Jelly Bryce – The FBI’s Top Gun Slinger

Jacob Aldolphus Bryce, aka Jelly Bruce, is a gun slinger that time has largely forgotten about. While men like Wyatt Earp, Wild Bill, and Frank Hamer live on as legendary gunfighters, the man named Jelly is nowhere near as well known. Even so, he was a very accomplished shooter, a gunfighter, and one of J. Edgar Hoover’s favorite agents. He was influential in firearms training, for better or worse. Let’s explore a man known for his gun hand, his manner of dress, and his history of winning gunfights. 

The Origins of Jelly Bryce 

Jacob Bryce was known as a skilled gunhand from a young age. Like many boys of the era, he became skilled at hitting small game and helping feed the family. His skill led him to be a fairly well-accomplished competitive shooter. Bruyce had exceptional vision, reportedly better than 20/20. He was also an athlete who played football and was well-known for having outstanding hand-eye coordination. 

After high school, he dedicated himself to becoming a lawman and became an Oklahoma State Game Agent. He didn’t last long, and out of some form of what was likely youthful frustration, he decided to go to college. That didn’t last long, either. He didn’t even make it to the college. He stopped to shoot in a local competition that offered a $100 prize. There, he met the Oklahoma City Police Chief, stunned by the Jelly’s ability to shoot. He offered him a job on the spot, and Mr. Bryce became Detective Bryce at the age of 22. 

His First Gunfight 

Jelly didn’t have to wait long to prove his mettle. On his second day on the job, he encountered a thief who was trying to steal a car. When Jelly announced himself, the thief pulled a pistol, and Bryce responded in kind. The criminal took a round but lived. 

A short time later, Bryce responded to the shooting that earned him the nickname Jelly. A fellow officer was outgunned and fighting through a hail of gunfire from three criminals. He lept to the officer’s aid on the running board of a moving car and shot two of the criminals. As one of the criminals died, he remarked, “I can’t believe I was killed by a Jelly Bean like you.”

Jelly Bean was slang for a well-dressed man. Jelly Bryce was good at two things, gunfighting and dressing well. Which he was better at remains disputed. 

As Jelly’s career progressed, he found himself in numerous gunfights and shot down numerous men when necessary. Oklahoma City was a violent place, and the man named Jelly was right where he needed to be. In July 1934, Bryce was assigned to hunt down Harvey Pugh, an associate of Bonnie and Clyde. Pugh was reportedly traveling with Ray O’Donnell and Tom Walton. He tracked them to a hotel and confronted Walton and O’Donnell.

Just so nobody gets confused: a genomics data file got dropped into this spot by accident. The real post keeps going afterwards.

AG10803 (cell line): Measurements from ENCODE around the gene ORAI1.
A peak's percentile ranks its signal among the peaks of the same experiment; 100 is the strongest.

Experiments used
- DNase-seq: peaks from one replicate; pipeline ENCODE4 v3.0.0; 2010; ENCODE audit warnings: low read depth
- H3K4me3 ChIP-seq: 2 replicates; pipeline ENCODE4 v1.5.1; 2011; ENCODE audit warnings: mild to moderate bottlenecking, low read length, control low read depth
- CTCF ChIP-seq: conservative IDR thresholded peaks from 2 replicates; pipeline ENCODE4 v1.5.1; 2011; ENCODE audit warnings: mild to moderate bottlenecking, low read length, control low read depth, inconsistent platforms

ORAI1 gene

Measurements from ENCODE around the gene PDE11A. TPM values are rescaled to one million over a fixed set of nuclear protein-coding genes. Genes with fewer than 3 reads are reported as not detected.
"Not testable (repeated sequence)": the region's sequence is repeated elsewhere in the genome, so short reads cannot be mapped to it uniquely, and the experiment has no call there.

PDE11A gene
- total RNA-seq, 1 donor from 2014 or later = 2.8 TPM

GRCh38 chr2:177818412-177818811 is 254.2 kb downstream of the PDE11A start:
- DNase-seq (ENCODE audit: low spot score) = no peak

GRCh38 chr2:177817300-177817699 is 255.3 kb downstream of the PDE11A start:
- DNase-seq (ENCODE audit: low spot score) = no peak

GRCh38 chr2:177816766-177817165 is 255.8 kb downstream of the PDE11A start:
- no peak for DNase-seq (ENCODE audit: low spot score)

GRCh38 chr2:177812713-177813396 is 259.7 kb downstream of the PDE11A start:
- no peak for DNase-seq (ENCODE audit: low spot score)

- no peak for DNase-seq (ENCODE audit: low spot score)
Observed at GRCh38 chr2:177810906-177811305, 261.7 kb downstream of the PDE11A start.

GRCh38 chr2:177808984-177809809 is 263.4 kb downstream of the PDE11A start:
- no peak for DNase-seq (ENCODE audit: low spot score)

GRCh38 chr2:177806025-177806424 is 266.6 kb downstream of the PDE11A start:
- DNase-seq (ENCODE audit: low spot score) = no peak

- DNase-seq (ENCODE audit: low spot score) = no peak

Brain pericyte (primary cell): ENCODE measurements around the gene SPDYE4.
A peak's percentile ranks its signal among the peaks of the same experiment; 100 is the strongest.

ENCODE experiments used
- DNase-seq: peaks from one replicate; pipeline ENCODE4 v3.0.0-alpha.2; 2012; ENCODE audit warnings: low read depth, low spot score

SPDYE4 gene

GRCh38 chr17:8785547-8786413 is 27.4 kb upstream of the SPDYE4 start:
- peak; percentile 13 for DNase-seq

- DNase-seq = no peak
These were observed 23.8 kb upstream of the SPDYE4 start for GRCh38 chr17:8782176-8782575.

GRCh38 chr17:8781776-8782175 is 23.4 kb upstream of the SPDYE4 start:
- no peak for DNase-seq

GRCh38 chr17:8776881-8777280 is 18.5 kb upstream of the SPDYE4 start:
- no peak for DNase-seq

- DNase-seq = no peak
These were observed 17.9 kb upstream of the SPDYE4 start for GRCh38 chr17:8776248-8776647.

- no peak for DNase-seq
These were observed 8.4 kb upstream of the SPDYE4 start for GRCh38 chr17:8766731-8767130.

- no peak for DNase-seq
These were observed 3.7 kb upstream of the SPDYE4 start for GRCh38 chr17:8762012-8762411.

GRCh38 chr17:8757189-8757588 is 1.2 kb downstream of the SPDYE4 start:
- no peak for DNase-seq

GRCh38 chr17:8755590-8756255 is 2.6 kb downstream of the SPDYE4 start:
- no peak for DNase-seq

O’Donnell faced him with a M1911 in each hand. Even with a wanted criminal having the draw on him, Jelly Bryce drew his gun, got off the X, and killed the man. This event drew the eye of the FBI, which had recruited him as a Special Agent. 

Jelly Bryce and the FBI 

In the 1930s, the FBI wasn’t winning the war on gangsters. The college-educated, upper-class agents might have been smart, but they weren’t used to playing in the mud with criminals. As an experienced detective and gunfighter, Jelly Bryce was the man they needed. J. Edgar Hoover waived the college requirement and put the man on the job. 

Jelly Bryce served with the FBI for the rest of his law enforcement career. His reputation grew and followed him to the point where criminals would surrender to him immediately when they heard he was Jelly Bryce. Jelly also taught at the FBI Academy and influenced the agency’s firearm tactics. He was well known for his skill with a handgun, a Thompson, and a shotgun. 

This included mandating concealed carry for agents, as well as a holster that allowed for a quick draw. He also taught a hip shooting method that set back shooting techniques with law enforcement for decades. Admittedly, this technique worked for him, but firing from this odd, low hip position didn’t work for everyone. 

Why Was He So Good 

What made Jelly Bryce so good at shooting? He would famously demonstrate dropping a coin from head height and drawing and shooting the coin from waist height before it hit the ground. He was said to be able to draw and fire a shot in 4/10s of a second. How was he so good? 

His spectacular vision likely helped. He once said he could see the bullet move to the target. The man also has excellent hand-eye coordination. Combine that with the fact he was notorious for practicing, which made him one helluva shot. People often look for this miraculous skill he must have had, and while he had some advantages, he also reportedly practiced drawing and shooting for hours a day. 

He had some natural skills, but he would have never been as good as he was without the work he put in. If you take anything from this article and Jelly Bryce’s life, it’s that training matters. It made Jelly the famous gunfighter he was and likely allowed him to live longer than most gunfighters. If you’re interested in the man behind the gun, check out the book Legendary Lawman by Ron Owens. 

Travis Pike
Travis Pike is a former Marine Machine gunner who served with 2nd Bn 2nd Marines for 5 years. He deployed in 2009 to Afghanistan and again in 2011 with the 22nd MEU(SOC) during a record setting 11 months at sea. He’s trained with the Romanian Army, the Spanish Marines, the Emirate Marines and the Afghan National Army. He serves as an NRA certified pistol instructor and teaches concealed carry classes.